Ice Melters 101

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MYTH: If I throw ice melter on the driveway, the ice will always go away.

The purpose of an ice melter is not to eliminate snow or ice, but to cut through and break the bond with the surface below. Once the bond is broken, ice and snow can be swept, shoveled or scraped away.

MYTH: If a little is good, a lot should be better.

Too many people use way too much ice melter. Ice melters should be spread like chicken feed. When distributed properly, ice melters do their job and disappear. When spread too thickly, they clump and can be tracked into the house or melt into a solution that can damage lawns and shrubs.

Not all ice melters are created equal. There are basically five types of ice melter — old fashion rock salt (which is technically sodium chloride), calcium chloride, potassium chloride, magnesium chloride and urea.

Rock salt (sodium chloride): This is the least expensive and the least effective of the five. It is only effective down to 20 degrees Fahrenheit. When it gets colder than that, it does nothing.

Calcium chloride: This is the fastest, most powerful and most expensive of ice melters and is 10 times more expensive than rock salt. It is produced from calcium chloride brine and formed into pellets or flakes. In the pellet form, it burrows down to the under-surface, creates its own heat and melts. It is effective to -25 degrees. In its flake form, calcium chloride starts out being as effective as the pellet but loses power rapidly and does not “burrow down.” It does provide good traction for a limited period.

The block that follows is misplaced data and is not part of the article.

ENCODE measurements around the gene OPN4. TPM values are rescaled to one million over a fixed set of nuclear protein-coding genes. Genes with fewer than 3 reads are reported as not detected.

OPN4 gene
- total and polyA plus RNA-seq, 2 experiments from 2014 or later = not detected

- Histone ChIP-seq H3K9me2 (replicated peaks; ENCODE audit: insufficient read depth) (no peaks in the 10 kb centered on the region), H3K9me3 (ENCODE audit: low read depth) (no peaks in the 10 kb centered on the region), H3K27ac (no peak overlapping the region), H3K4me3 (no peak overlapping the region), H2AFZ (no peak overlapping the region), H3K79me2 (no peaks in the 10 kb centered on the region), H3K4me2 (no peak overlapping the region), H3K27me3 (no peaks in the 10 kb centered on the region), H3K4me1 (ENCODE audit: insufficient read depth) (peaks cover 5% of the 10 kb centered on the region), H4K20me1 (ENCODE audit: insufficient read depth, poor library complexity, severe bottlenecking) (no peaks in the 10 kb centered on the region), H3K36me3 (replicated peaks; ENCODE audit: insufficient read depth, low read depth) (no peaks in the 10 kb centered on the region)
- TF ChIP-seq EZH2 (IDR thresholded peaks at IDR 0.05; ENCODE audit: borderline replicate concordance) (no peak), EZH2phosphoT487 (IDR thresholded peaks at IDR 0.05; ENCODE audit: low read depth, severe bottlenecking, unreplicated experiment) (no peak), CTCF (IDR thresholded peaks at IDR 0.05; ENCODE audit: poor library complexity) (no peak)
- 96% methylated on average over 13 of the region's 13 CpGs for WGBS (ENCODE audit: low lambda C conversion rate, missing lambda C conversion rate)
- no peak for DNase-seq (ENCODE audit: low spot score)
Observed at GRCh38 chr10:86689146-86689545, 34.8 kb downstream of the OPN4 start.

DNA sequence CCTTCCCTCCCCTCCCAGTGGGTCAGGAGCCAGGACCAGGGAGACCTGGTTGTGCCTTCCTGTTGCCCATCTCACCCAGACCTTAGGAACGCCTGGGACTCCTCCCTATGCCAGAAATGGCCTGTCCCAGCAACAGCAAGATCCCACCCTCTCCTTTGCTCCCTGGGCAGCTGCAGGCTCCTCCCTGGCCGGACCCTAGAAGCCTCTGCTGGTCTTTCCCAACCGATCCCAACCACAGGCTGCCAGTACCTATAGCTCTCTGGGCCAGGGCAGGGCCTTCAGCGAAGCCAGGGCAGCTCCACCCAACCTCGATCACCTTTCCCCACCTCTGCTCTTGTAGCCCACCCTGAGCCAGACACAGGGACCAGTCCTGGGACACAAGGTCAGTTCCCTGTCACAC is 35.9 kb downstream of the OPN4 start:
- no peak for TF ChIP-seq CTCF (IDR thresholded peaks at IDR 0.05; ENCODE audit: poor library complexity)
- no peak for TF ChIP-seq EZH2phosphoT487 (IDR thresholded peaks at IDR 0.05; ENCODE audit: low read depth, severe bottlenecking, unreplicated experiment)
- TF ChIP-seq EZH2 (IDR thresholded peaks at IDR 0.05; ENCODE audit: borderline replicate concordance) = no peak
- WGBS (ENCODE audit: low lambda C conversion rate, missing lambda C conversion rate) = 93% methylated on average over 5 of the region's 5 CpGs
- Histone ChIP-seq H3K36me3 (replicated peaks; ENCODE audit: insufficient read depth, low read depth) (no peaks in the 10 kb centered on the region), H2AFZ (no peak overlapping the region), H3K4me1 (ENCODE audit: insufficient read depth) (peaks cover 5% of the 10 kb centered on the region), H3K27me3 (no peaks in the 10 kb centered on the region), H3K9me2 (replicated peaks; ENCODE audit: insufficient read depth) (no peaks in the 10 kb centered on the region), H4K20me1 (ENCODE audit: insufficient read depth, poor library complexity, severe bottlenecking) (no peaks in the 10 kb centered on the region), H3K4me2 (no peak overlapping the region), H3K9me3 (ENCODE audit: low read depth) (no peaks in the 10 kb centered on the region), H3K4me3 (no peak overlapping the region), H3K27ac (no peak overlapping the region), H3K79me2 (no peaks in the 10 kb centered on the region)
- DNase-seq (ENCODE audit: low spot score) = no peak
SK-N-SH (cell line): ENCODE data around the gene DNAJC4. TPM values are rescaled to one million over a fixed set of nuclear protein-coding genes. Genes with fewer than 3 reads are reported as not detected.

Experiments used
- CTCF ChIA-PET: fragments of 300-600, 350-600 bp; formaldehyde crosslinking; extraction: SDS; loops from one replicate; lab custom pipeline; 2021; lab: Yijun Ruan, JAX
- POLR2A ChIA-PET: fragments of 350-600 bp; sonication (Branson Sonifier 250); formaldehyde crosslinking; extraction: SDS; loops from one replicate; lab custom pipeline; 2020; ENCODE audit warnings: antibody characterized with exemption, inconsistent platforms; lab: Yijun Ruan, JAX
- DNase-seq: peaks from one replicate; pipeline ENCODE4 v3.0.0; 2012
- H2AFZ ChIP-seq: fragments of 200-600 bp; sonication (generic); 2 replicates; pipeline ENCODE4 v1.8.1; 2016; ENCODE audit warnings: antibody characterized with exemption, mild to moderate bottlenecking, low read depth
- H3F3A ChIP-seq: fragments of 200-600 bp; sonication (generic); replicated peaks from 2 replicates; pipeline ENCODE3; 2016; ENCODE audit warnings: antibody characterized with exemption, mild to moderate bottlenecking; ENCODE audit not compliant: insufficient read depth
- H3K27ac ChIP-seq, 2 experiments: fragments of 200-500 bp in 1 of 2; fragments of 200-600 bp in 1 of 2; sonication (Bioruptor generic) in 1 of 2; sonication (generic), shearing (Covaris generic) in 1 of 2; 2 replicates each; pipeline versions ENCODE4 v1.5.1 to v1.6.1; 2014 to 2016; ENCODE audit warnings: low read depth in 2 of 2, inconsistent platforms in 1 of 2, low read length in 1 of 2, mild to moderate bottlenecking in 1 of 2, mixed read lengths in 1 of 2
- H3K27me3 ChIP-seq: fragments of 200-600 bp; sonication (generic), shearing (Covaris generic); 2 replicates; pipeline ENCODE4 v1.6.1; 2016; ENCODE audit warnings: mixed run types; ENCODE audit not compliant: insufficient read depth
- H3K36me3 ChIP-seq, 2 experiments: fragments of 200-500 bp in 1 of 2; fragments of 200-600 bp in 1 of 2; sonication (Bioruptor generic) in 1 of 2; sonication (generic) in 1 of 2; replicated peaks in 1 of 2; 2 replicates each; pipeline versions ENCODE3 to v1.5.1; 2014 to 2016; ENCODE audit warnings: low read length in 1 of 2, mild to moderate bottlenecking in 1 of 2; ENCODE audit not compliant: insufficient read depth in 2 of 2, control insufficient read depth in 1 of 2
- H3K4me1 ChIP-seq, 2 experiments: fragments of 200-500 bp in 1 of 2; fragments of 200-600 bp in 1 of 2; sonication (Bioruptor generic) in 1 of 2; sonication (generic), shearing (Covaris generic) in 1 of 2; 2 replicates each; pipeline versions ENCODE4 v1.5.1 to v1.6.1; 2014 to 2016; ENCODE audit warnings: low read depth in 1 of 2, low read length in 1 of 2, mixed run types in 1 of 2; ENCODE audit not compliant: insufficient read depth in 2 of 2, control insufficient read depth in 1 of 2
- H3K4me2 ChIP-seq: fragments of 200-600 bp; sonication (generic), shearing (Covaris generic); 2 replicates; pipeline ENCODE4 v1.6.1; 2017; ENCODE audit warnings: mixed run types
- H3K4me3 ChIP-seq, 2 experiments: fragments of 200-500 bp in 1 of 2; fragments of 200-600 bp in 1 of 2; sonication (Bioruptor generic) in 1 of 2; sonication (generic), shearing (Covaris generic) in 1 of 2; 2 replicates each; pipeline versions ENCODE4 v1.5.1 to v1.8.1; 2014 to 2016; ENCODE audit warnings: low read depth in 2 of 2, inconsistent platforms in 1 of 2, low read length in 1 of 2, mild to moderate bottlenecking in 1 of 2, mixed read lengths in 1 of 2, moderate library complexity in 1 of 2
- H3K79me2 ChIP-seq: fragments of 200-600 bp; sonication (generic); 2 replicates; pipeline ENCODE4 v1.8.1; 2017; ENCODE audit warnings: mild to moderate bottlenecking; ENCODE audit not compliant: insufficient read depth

Magnesium chloride, potassium chloride and urea: Magnesium chloride is effective down to -13 degrees. Potassium chloride is effective to 10 degrees. Urea is effective to about 15 degrees. Their biggest benefit is that they are easier on the soil and surrounding vegetation than rock salt. Potassium chloride and urea are fertilizers, so they actually help heal the soil. Magnesium chloride is very similar to calcium chloride. The major drawback to magnesium chloride is that it is only 48 percent active and needs to be applied at twice the rate of calcium chloride.

Read the Bag: When a person goes into a store to shop for ice melters, they can’t just pick up any bag and expect them all to be the same. They should read the bag just like they do when buying fertilizer. Reading the ingredients will tell you whether you have sodium, calcium, magnesium, potassium chloride or urea, or a combination of several of these.

Price: Sodium chloride is the least expensive. Calcium chloride is the most expensive. The other products and blends are priced in between the two.

 

 

 

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Guest December 7, 2019